Lorna Simpson uses combinations of image and text to examine the processes through which meaning and understanding take place.
My work is loving the world.
Here the sunflowers, there the hummingbird -
equal seekers of sweetness.
Here the quickening yeast; there the blue plums.
Here the clam deep in the speckled sand.
Are my boots old? Is my coat torn?
Am I no longer young and still not half-perfect? Let me
keep my mind on what matters,
which is my work,
which is mostly standing still and learning to be astonished.
The phoebe, the delphinium.
The sheep in the pasture, and the pasture.
Which is mostly rejoicing, since all ingredients are here,
Which is gratitude, to be given a mind and a heart
and these body-clothes,
a mouth with which to give shouts of joy
to the moth and the wren, to the sleepy dug-up clam,
telling them all, over and over, how it is
that we live forever.
“The Messenger” by Mary Oliver (2004)
“This, then, is the central paradox: wilderness embodies a dualistic vision in which the human is entirely
outside the natural. If we allow ourselves to believe that nature, to be true, must also be wild, then our very presence in nature represents its fall. The place where we are is the place where nature is not. If this is so—if by definition wilderness leaves no place for human beings, save perhaps as contemplative sojourners enjoying their leisurely reverie in God's natural cathedral—then also by definition it can offer no solution to the environmental and other problems that confront us. To the extent that we celebrate wilderness as the measure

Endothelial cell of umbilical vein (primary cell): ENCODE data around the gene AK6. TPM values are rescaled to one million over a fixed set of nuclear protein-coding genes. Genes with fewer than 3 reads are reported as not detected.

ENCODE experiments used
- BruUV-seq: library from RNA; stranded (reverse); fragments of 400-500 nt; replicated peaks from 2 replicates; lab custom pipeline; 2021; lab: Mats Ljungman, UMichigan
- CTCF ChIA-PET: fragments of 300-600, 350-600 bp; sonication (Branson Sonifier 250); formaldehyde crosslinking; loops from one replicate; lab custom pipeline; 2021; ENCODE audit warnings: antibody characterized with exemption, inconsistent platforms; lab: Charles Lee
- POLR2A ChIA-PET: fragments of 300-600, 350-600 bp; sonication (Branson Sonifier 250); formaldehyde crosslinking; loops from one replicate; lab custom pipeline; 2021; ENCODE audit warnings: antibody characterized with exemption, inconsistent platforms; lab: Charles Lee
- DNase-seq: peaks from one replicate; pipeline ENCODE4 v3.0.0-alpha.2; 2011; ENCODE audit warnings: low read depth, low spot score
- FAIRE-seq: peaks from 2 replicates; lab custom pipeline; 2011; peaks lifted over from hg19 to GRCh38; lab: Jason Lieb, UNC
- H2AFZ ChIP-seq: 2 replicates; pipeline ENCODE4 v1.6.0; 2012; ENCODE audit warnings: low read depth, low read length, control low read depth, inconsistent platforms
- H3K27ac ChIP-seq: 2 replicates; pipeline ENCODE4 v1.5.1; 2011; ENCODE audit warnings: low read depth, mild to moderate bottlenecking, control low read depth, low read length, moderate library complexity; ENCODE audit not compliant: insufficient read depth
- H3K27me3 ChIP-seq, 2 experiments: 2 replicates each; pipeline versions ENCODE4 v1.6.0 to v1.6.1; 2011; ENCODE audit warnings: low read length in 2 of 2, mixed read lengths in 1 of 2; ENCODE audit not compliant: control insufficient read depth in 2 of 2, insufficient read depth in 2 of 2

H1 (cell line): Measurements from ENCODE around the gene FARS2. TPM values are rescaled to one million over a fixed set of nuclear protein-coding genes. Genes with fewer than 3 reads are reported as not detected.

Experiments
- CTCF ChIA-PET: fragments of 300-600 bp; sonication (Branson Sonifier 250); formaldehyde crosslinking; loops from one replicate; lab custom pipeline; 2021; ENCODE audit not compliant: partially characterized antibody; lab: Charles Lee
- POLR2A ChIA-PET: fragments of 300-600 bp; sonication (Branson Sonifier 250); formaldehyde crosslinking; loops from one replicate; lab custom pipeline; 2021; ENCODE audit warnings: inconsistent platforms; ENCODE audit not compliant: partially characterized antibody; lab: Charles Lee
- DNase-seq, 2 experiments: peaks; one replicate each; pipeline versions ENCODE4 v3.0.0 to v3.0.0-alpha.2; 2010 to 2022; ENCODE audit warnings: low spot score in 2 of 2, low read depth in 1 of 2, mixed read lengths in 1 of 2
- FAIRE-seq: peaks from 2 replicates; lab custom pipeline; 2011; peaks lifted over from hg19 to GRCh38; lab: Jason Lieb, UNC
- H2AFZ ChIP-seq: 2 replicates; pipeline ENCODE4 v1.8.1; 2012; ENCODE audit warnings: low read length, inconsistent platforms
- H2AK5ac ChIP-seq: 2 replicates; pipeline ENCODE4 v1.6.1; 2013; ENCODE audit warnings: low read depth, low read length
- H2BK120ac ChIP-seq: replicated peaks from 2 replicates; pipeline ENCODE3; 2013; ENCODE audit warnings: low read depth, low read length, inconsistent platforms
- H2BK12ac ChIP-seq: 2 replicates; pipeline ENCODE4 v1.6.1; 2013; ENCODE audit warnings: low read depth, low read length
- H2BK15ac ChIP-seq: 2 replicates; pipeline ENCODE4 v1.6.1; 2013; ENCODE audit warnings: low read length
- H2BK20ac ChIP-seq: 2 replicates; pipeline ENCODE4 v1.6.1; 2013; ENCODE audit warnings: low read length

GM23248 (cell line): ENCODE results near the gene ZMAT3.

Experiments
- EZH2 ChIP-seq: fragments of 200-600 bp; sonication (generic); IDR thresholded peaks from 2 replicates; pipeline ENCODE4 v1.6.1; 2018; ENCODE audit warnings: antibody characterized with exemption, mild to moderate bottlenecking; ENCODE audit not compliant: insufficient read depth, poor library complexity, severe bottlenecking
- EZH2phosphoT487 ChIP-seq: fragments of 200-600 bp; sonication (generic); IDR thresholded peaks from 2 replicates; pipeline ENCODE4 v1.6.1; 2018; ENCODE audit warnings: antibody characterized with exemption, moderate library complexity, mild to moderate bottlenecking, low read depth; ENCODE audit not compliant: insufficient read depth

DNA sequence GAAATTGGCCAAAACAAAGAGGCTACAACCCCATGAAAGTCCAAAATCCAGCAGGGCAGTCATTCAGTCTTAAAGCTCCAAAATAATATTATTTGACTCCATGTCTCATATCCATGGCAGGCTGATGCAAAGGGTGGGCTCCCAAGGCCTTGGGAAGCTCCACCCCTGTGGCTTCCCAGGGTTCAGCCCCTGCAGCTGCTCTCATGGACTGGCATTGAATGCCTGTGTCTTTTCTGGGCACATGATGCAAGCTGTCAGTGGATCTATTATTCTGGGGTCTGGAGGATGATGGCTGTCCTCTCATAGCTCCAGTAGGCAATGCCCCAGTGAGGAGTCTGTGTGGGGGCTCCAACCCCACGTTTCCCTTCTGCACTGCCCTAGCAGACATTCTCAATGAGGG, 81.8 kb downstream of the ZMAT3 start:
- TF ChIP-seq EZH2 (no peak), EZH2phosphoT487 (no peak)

with which we judge civilization, we reproduce the dualism that sets humanity and nature at opposite poles. We thereby leave ourselves little hope of discovering what an ethical, sustainable, honorable human place in nature might actually look like.”
“Calling a place home inevitably means that we will use the nature we find in it, for there can be no escape
from manipulating and working and even killing some parts of nature to make our home. But if we
acknowledge the autonomy and otherness of the things and creatures around us--an autonomy our culture has
taught us to label with the word 'wild'—then we will at least think carefully about the uses to which we put
them, and even ask if we should use them at all.”
“If wildness can stop being (just) out there and start being (also) in here, if it can start being as humane as it is
natural, then perhaps we can get on with the unending task of struggling to live rightly in the world—not just
in the garden, not just in the wilderness, but in the home that encompasses them both.”
From: “The Trouble with Wilderness; or, Getting Back to the Wrong Nature” by William Cronon.
Uncommon Ground: Toward Reinventing Nature, William Cronon, editor. 1995
“‘No art is neutral, it is either transforming or upholding the status quo.’
Thanks to writer, activist, and WCCW fave adrienne maree brown for this language. Overheard at Allied Media Conference in 2018.”
FORMATION designs expressive systems.
It is a reflective practice
It is concerned with systems of orientation and information
It seeks clarity and beauty
It is particular but not precious about it
It listens and observes
It has a bias towards imagination
It is resourceful and intentional
It can be turned on/off every day
It is here to help you
(❛ ◡ ❛)♡
Founded in 2008 by Oliver Knight & Rory McGrath, the studio is a collaborative design studio engaged in ongoing partnerships with artists, curators, editors, architects, designers and institutions.
For us, design is a conversation. Our art direction aims to engage clients, commissioners and collaborators in a process that not only communicates who they are but clarifies what they are. Whether it’s a book, space or a visual identity, our designs seek to reflect a set of core values. This way of working often leads to ongoing relationships that track the evolution of a brand or body of work.
Torkwase Dyson considers spatial relations an urgent question both historically and in the present day. Through abstract paintings, Dyson grapples with ways space is perceived and negotiated particularly by black and brown bodies. Explorations of how the body unifies, balances, and arranges itself to move through natural and built environments become both expressive and discursive structures within the work.